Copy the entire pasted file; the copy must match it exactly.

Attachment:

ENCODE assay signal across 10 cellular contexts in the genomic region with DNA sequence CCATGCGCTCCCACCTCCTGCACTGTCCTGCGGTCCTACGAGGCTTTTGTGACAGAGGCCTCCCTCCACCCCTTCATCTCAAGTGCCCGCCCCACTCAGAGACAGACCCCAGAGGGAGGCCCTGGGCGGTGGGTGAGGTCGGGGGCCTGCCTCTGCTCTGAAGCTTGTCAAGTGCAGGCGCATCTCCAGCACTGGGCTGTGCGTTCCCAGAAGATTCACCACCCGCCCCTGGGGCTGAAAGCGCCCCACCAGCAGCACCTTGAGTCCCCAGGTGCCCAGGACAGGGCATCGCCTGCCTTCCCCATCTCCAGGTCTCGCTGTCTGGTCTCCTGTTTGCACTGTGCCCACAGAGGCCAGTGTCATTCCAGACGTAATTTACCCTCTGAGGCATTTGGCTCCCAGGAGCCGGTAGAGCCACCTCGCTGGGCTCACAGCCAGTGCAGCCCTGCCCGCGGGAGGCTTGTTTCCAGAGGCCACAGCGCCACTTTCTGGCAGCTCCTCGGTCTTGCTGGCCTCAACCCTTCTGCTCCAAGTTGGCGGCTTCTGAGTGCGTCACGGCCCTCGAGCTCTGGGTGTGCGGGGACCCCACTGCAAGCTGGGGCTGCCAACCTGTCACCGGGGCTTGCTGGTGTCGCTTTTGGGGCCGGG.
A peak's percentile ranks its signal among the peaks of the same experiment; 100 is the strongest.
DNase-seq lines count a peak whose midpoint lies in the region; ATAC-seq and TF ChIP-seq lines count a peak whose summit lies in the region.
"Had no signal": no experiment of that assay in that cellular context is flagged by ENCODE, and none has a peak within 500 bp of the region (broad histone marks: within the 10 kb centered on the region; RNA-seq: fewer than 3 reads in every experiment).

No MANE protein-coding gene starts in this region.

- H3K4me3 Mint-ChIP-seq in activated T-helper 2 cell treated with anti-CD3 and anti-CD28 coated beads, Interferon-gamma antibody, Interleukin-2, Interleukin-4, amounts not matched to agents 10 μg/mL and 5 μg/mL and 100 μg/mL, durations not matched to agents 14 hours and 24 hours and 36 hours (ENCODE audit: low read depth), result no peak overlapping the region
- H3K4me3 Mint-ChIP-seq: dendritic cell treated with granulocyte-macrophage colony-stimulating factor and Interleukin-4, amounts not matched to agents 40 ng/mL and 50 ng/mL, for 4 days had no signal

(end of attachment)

ENCODE assay signal across 10 cellular contexts in the genomic region with DNA sequence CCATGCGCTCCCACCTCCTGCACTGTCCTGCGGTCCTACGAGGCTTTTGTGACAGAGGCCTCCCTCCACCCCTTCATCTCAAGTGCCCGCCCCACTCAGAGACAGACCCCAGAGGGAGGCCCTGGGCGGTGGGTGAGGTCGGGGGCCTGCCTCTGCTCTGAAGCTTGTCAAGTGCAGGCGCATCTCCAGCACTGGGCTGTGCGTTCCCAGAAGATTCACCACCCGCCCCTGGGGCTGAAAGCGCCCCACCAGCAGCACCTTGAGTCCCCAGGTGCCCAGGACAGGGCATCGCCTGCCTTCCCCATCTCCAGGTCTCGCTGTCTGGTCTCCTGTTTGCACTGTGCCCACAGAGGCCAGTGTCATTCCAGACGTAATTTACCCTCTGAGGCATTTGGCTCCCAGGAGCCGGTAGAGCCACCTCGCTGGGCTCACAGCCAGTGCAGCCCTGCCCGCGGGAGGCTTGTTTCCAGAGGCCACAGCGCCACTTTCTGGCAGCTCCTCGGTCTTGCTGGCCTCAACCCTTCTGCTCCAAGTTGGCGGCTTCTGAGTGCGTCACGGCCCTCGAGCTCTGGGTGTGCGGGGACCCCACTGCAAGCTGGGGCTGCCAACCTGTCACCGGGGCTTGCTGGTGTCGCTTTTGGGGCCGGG.
A peak's percentile ranks its signal among the peaks of the same experiment; 100 is the strongest.
DNase-seq lines count a peak whose midpoint lies in the region; ATAC-seq and TF ChIP-seq lines count a peak whose summit lies in the region.
"Had no signal": no experiment of that assay in that cellular context is flagged by ENCODE, and none has a peak within 500 bp of the region (broad histone marks: within the 10 kb centered on the region; RNA-seq: fewer than 3 reads in every experiment).

No MANE protein-coding gene starts in this region.

- H3K4me3 Mint-ChIP-seq in activated T-helper 2 cell treated with anti-CD3 and anti-CD28 coated beads, Interferon-gamma antibody, Interleukin-2, Interleukin-4, amounts not matched to agents 10 μg/mL and 5 μg/mL and 100 μg/mL, durations not matched to agents 14 hours and 24 hours and 36 hours (ENCODE audit: low read depth), result no peak overlapping the region
- H3K4me3 Mint-ChIP-seq: dendritic cell treated with granulocyte-macrophage colony-stimulating factor and Interleukin-4, amounts not matched to agents 40 ng/mL and 50 ng/mL, for 4 days had no signal